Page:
Friday, August 19, 2011

Something smells bad: 8th Circuit reverses literal falsity holding

Buetow v. A.L.S. Enterprises, Inc., --- F.3d ----, 2011 WL 3611488 (8th Cir.)

Another day, another decision making it harder to recover for false advertising.

Game animals use their senses of smell to avoid hunters, who therefore like clothes with activated carbon to adsorb and retain human scent (adsorption means that the scent particles physically adhere to the surface of the material). ALS advertised its ScentLok clothing as containing “odor eliminating technology.” Plaintiffs brought a purported class action against ALS and three licensees claiming that ALS falsely advertised that ScentLok technology would eliminate 100% of human odors and that it could be reactivated or regenerated in a household dryer after the clothing has become saturated with odors, violating Minnesota consumer protection laws.

The district court denied plaintiffs’ motion for class certification based on variance in reliance and damages issues. Plaintiffs moved for partial summary judgment on literal falsity, and the district court held that ads claiming that the clothing is “odor eliminating” were literally false, entitling plaintiffs to a permanent injunction. The ads claiming the potential for reactivation were not literally false, but claims that the clothing would be “like new” or “pristine” were. However, the Minnesota Deceptive Trade Practices Act allows only prospective injunctive relief, and the court granted defendants summary judgment because these plaintiffs are at no risk of future harm.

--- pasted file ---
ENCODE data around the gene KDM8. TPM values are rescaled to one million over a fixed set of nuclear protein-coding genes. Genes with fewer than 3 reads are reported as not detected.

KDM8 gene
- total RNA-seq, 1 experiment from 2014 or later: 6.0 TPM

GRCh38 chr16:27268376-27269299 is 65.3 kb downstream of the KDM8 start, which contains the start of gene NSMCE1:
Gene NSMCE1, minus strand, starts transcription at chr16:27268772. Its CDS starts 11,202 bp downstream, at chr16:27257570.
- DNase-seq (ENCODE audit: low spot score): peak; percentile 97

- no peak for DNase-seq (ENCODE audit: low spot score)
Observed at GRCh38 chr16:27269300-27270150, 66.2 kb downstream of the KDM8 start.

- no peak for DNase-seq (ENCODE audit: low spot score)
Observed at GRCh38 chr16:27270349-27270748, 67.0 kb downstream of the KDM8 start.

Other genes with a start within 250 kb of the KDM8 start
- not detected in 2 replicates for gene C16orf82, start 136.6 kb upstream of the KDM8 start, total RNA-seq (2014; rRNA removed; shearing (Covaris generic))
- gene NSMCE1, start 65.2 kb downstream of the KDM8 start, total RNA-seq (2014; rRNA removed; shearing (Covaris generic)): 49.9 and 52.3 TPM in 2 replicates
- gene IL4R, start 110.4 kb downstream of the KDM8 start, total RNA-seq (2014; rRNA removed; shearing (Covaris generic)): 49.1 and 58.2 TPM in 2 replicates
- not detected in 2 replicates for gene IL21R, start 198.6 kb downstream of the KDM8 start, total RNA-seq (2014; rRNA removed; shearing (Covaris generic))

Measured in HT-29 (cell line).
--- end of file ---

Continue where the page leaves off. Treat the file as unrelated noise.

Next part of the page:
Defendants appealed; the court of appeals vacated the injunction.

First, the court held, the plaintiffs led the district court into error by arguing that the state statutes at issue were coextensive with the Lanham Act and that when an ad is literally false injunctive relief should follow. (I guess that, unlike ordinary consumers who are very hard to fool, district courts are easily misled.)

This was a misstatement of federal law, though it had been repeated in numerous district court opinions. Even in literal falsity cases, the proper rule is that “when a competitor's advertisement, particularly a comparative ad, is proved to be literally false, the court may presume that consumers were misled and grant an irreparably injured competitor injunctive relief without requiring consumer surveys or other evidence of the ad's impact on the buying public.” However, the plaintiff must still show irreparable injury to get an injunction. The district court here erred in granting a permanent injunction without proof of irreparable injury.